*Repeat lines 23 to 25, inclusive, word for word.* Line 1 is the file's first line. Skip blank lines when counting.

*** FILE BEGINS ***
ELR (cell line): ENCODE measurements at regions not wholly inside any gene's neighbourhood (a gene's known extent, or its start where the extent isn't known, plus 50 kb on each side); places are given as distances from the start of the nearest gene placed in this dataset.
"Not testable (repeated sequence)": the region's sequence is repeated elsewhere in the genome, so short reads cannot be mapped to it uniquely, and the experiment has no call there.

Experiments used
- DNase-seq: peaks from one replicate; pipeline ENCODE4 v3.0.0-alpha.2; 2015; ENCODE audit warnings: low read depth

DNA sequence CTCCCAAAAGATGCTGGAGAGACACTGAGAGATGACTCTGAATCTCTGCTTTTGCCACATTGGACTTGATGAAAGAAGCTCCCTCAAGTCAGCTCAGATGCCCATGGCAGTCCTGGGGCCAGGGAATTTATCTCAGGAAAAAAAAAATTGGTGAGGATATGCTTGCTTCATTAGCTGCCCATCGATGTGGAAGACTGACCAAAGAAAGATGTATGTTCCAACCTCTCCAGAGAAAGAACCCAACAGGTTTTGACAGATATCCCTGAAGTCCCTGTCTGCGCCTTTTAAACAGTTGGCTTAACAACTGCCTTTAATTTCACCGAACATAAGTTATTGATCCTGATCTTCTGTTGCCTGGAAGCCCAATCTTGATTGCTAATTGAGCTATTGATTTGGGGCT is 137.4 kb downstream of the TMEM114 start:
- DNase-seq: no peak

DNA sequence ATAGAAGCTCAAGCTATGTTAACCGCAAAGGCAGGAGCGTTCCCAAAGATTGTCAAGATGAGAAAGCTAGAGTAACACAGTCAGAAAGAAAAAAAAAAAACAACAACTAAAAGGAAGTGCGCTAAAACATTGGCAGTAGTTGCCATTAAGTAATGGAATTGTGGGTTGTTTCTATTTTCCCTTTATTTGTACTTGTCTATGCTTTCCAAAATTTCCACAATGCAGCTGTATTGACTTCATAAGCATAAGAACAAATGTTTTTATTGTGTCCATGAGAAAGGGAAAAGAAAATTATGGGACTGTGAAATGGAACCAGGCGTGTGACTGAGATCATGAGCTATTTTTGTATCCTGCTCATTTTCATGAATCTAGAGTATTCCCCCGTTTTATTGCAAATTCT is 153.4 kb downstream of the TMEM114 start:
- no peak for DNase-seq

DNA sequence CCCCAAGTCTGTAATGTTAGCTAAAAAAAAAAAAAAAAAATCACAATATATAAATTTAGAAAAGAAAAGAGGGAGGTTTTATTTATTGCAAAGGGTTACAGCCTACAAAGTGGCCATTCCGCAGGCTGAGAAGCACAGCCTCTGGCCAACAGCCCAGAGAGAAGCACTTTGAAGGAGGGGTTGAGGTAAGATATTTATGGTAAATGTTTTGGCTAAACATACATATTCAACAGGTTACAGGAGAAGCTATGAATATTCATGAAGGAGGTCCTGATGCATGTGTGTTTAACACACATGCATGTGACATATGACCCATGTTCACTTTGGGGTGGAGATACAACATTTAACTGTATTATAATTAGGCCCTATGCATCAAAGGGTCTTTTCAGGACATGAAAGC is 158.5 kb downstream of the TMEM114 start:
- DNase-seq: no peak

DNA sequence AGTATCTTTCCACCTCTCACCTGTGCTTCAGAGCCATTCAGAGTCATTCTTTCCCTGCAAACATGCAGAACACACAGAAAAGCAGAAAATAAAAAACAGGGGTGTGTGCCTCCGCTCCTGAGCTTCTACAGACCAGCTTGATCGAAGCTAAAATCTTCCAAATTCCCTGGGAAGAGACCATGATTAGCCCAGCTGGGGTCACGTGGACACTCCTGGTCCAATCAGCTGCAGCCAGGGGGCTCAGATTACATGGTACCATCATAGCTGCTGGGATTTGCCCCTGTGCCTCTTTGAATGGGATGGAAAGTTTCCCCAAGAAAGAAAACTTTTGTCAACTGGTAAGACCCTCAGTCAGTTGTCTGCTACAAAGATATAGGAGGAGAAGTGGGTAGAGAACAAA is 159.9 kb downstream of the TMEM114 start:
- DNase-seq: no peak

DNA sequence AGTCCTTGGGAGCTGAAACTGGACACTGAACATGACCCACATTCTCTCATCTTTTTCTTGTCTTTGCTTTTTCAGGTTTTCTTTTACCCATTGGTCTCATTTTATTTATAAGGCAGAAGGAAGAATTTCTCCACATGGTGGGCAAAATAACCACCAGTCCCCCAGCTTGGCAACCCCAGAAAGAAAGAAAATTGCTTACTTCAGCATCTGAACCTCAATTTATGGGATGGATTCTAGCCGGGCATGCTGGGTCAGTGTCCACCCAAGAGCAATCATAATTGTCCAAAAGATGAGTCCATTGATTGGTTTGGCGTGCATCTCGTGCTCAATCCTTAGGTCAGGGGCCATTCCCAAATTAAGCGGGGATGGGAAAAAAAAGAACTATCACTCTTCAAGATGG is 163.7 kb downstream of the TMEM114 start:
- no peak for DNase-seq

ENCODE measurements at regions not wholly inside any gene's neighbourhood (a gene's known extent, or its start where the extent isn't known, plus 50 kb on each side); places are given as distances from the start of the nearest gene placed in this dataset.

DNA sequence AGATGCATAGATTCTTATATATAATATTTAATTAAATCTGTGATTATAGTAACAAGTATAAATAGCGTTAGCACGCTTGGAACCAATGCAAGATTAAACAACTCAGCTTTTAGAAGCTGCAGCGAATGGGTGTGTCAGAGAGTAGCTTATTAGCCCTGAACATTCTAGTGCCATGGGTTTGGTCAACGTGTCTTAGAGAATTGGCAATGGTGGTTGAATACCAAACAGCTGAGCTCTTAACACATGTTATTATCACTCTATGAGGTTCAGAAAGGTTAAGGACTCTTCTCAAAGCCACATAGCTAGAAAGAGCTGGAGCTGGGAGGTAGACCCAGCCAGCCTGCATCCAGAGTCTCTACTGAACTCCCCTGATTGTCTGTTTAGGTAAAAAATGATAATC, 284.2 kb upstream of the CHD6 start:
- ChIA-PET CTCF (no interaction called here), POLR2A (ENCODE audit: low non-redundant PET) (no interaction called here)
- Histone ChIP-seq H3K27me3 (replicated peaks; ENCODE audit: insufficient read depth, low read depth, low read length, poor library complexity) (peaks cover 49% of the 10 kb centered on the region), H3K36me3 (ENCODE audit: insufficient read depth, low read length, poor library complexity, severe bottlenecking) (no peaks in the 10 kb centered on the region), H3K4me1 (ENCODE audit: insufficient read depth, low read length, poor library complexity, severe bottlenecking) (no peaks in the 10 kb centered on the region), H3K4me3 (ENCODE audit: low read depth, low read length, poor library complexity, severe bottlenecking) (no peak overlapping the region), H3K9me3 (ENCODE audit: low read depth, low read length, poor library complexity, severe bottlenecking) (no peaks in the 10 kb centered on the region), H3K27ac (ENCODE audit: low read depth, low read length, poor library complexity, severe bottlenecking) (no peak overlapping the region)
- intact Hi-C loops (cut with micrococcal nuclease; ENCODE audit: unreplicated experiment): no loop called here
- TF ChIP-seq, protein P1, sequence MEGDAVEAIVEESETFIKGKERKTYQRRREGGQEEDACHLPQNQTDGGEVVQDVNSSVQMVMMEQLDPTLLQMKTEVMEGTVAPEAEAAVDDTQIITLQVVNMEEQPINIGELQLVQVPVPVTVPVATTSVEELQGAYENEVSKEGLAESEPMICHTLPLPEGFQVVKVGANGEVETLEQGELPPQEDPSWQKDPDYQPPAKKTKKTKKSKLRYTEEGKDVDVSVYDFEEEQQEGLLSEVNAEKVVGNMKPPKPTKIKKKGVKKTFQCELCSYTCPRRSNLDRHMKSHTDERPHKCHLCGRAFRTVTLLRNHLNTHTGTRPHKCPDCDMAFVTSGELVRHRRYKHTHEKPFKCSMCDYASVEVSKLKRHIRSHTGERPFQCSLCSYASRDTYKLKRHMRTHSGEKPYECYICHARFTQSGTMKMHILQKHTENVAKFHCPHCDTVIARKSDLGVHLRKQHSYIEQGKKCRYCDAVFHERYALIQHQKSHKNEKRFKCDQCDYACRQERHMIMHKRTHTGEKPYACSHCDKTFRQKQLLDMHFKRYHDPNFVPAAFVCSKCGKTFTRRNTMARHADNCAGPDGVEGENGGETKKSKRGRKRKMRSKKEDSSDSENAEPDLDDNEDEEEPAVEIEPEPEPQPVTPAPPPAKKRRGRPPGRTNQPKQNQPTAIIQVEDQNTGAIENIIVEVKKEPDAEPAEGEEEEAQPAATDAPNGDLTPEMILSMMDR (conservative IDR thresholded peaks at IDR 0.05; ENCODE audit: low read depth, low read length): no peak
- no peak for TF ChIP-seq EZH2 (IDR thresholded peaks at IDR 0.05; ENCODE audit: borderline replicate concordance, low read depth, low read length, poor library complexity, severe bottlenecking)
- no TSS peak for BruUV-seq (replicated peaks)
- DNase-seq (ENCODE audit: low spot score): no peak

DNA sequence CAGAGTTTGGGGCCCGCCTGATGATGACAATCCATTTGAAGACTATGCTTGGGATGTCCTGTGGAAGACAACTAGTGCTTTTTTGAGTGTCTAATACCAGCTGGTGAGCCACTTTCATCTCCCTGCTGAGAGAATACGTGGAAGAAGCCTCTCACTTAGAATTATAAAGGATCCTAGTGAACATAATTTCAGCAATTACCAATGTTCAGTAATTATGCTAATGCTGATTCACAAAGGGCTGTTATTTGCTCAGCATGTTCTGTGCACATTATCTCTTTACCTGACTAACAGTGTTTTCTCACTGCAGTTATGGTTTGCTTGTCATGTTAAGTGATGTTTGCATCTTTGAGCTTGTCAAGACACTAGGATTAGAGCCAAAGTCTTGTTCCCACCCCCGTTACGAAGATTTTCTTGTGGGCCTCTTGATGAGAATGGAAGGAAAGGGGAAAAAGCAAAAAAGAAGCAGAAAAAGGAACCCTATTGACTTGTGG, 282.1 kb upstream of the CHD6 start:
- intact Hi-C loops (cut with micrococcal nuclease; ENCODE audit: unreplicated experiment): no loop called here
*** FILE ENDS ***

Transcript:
- DNase-seq (ENCODE audit: low spot score): no peak

DNA sequence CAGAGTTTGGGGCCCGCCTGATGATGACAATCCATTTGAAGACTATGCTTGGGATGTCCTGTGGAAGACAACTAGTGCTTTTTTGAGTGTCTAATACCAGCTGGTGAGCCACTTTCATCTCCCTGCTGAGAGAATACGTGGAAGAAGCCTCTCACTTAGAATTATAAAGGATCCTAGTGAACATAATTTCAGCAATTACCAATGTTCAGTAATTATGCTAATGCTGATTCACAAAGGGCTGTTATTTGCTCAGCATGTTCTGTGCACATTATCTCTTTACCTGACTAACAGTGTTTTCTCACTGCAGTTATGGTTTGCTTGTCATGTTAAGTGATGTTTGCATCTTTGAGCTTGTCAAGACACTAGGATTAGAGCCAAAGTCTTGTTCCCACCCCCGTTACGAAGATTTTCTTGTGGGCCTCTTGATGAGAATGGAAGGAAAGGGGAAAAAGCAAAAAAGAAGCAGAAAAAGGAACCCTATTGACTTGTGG, 282.1 kb upstream of the CHD6 start:
- intact Hi-C loops (cut with micrococcal nuclease; ENCODE audit: unreplicated experiment): no loop called here